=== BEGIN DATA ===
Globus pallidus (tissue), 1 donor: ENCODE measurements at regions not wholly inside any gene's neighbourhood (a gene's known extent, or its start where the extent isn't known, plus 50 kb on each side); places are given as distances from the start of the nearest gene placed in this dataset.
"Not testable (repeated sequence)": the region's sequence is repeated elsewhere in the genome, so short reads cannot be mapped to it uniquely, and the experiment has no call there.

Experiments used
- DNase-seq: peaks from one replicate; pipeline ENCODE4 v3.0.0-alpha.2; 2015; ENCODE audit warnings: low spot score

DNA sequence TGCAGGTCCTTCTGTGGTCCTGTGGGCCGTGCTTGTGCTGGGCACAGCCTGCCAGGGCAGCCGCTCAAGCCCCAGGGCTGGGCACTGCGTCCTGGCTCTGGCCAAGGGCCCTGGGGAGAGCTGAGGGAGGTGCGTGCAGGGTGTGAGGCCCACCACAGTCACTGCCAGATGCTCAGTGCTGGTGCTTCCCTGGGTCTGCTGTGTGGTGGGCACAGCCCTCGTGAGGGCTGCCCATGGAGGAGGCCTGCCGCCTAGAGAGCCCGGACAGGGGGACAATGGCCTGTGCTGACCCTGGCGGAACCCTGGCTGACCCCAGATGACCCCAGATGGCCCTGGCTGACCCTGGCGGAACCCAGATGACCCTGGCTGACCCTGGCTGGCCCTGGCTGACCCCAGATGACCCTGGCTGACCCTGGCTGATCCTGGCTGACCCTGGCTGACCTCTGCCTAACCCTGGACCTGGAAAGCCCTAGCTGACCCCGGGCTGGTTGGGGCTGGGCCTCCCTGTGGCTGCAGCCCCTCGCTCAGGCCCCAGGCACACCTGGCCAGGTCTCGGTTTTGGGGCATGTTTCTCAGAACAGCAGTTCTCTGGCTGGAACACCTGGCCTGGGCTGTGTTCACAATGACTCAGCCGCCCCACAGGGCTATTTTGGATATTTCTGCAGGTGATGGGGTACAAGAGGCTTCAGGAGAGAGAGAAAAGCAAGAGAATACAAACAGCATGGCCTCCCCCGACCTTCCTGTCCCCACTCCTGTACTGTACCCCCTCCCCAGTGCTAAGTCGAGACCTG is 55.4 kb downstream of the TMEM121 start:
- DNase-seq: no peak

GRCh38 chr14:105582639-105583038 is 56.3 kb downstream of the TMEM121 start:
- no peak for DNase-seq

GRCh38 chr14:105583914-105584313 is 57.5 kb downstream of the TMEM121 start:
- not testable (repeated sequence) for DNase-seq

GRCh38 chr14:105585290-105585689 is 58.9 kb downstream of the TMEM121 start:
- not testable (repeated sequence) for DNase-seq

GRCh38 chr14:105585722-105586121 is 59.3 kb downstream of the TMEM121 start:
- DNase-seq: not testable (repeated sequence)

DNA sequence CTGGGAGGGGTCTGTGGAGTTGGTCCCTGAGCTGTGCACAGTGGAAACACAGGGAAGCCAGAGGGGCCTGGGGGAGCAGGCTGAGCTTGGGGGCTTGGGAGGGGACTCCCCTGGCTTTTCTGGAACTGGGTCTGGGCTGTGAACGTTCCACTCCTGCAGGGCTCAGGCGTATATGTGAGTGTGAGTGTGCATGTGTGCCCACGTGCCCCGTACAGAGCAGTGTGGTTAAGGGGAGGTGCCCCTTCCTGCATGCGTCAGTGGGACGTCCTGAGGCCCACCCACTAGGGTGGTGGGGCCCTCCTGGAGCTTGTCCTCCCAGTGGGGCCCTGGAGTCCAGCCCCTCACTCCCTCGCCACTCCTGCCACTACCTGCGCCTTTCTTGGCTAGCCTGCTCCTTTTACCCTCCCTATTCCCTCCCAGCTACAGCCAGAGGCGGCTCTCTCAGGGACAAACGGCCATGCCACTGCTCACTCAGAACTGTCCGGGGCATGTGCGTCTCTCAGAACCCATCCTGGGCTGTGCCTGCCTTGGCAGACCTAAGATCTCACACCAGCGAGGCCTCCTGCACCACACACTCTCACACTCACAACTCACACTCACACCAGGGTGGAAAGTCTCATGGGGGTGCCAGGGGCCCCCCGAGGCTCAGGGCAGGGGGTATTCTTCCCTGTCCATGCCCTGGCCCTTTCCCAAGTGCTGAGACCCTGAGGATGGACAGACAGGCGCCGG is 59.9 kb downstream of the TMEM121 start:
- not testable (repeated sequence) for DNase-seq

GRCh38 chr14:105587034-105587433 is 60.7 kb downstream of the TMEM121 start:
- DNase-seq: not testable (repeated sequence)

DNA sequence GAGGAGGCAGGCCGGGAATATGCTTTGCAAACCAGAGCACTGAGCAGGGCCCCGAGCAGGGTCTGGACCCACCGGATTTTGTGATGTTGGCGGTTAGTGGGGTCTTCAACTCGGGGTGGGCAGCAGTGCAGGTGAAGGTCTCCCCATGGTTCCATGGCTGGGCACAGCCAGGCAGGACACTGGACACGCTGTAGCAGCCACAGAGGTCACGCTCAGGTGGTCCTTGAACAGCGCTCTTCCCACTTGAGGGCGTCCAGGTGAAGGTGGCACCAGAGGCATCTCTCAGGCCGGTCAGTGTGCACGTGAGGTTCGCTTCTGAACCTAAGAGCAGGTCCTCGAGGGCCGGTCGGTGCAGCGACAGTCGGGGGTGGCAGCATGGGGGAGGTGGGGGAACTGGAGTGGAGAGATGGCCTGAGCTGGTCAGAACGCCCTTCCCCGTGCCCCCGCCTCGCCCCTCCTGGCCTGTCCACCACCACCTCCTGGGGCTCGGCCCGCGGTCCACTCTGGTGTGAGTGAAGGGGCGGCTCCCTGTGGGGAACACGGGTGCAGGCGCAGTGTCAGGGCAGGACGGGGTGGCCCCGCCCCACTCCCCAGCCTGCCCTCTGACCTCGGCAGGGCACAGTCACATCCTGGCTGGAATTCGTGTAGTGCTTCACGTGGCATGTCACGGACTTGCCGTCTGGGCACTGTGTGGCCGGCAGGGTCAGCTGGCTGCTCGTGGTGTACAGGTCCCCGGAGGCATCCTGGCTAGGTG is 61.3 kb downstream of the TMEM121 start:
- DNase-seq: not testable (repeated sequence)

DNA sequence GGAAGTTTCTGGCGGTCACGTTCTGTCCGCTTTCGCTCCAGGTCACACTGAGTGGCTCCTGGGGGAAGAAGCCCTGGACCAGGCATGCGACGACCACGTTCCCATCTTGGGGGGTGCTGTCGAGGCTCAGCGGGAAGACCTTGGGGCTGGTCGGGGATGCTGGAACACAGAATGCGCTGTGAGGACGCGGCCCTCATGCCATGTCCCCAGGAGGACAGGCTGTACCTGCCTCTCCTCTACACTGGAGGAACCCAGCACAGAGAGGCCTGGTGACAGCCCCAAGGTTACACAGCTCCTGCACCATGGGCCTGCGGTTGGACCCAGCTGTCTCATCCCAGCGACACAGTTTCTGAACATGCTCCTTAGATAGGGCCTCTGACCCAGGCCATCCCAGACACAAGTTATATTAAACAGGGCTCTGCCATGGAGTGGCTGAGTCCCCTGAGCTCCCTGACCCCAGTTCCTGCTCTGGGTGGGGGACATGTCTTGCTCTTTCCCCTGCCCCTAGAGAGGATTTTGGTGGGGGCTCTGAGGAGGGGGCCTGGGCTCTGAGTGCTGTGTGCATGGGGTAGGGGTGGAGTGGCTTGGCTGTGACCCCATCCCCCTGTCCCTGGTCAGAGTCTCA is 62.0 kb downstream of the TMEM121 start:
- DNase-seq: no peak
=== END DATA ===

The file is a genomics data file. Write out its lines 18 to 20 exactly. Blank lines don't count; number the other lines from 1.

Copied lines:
- DNase-seq: not testable (repeated sequence)

DNA sequence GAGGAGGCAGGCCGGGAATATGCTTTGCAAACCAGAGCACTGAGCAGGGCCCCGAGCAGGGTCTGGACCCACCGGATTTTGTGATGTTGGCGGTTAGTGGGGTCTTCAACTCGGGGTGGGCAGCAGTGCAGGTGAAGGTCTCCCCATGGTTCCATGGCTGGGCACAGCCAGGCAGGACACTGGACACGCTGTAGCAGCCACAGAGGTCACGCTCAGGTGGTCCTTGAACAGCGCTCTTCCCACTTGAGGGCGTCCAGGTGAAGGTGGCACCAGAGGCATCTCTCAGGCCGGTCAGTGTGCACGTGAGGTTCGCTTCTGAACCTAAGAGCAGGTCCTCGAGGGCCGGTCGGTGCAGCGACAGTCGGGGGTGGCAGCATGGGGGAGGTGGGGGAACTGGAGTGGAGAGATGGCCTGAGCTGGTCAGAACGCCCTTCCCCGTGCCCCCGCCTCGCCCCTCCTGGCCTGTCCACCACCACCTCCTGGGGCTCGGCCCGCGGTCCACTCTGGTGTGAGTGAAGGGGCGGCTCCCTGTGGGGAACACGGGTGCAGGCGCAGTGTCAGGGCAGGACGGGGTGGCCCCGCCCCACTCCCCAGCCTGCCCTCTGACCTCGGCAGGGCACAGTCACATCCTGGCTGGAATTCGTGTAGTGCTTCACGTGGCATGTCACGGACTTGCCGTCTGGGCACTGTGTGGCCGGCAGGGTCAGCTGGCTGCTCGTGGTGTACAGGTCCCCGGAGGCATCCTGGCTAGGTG is 61.3 kb downstream of the TMEM121 start:
- DNase-seq: not testable (repeated sequence)